Pet travel after Brexit: taking a dog to the EU could cost £300 a time

·6 min read
<span>Photograph: Clynt Garnham Lifestyle/Alamy</span>
Photograph: Clynt Garnham Lifestyle/Alamy

If you are thinking about taking your dog elsewhere in Europe this year, then brace yourself for an expensive and time-consuming headache.

Pet owners say they are having to fork out hundreds of pounds for the necessary paperwork after post-Brexit rule changes.

Pet passports issued in Great Britain are no longer valid for travel to EU countries (you can still use a pet passport issued in an EU country, Northern Ireland or a few other places but check it will be accepted before you travel).

Now, before a pet dog – or cat or ferret – can travel to the EU or Northern Ireland, its owner has to obtain an animal health certificate (AHC) for it.

Make three trips to the EU with your pet and you could face paying almost £1,000 for the certificates now required

To get the certificate, the pet must be microchipped and vaccinated against rabies. A rabies jab typically costs about £50 but some vets charge as much as £80.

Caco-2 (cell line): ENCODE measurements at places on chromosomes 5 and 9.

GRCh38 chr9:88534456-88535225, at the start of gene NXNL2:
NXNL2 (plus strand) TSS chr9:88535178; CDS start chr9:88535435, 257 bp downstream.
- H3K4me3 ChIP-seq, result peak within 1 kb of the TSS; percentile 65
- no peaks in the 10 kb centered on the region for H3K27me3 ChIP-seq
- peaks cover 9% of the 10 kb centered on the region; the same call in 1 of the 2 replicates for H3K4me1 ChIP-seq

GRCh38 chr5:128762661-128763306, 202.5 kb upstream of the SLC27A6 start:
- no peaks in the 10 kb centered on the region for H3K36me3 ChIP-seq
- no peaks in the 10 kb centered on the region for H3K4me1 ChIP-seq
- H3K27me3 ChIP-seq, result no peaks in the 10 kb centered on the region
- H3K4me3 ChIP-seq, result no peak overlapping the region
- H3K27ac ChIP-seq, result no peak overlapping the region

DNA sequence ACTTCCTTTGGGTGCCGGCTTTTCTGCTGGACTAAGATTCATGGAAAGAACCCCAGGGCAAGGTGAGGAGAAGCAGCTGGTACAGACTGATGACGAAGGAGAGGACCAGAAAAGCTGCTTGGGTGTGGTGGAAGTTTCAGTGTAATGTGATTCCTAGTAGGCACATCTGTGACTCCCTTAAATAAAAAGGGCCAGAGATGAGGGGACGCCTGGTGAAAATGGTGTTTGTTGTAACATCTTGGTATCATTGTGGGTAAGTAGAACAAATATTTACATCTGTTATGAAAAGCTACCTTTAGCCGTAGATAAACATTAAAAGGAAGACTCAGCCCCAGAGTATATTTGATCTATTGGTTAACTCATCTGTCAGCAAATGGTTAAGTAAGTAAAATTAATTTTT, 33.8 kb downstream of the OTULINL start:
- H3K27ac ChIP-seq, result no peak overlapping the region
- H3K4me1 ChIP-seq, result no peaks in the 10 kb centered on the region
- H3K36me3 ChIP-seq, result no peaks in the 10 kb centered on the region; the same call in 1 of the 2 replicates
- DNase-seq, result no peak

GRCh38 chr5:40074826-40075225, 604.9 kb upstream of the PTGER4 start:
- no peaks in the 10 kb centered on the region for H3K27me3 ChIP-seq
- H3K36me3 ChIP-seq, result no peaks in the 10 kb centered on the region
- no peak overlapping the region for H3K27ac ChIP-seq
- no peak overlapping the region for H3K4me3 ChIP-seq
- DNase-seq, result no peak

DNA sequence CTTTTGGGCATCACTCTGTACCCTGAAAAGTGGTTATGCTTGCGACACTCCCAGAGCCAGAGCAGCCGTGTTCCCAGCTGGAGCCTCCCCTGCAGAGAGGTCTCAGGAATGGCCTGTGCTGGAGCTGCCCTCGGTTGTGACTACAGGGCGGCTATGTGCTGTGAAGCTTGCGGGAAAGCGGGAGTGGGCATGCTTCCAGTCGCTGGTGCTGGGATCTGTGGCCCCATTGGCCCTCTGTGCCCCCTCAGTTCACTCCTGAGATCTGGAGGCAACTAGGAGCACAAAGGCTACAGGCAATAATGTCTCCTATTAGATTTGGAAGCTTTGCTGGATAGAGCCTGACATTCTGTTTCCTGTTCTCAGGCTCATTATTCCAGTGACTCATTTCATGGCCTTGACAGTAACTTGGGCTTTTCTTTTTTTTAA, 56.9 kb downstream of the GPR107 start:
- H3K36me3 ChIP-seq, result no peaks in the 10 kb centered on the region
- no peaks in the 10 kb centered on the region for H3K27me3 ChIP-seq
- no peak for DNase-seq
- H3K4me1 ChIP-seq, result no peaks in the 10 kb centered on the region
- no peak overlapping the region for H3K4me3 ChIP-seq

You must take your pet to your vet to get an AHC and – crucially – do this no more than 10 days before you travel.

Make three trips to the EU with your pet and you could face paying almost £1,000 for the certificates that are now required, although prices vary hugely.

Even if you are not going away until July or August, now is the time to act because some vets are already heavily booked up for this summer. If vet practices end up having to turn people away, it could threaten a pet version of the UK’s passport delay chaos.

The coronavirus pandemic triggered an explosion in pet ownership levels but surveys have indicated that the majority of dog owners are unsure of the rules concerning taking their animal to the EU.

Mairead McErlean was this week told it would cost £220 to get an AHC for her English bulldog, Pepper, plus another £65 for the rabies jab needed to get the certificate, and £15 for the worming treatment required for her trip – a total of £300.

She is travelling to Ireland in July and says £300 “is more than my ferry and my petrol … I’m so cross about the whole thing”.

McErlean has family in Ireland and says: “If I make three trips a year, which, pre-Covid, would have been pretty normal for me, that’s nearly £1,000 to take her with me.”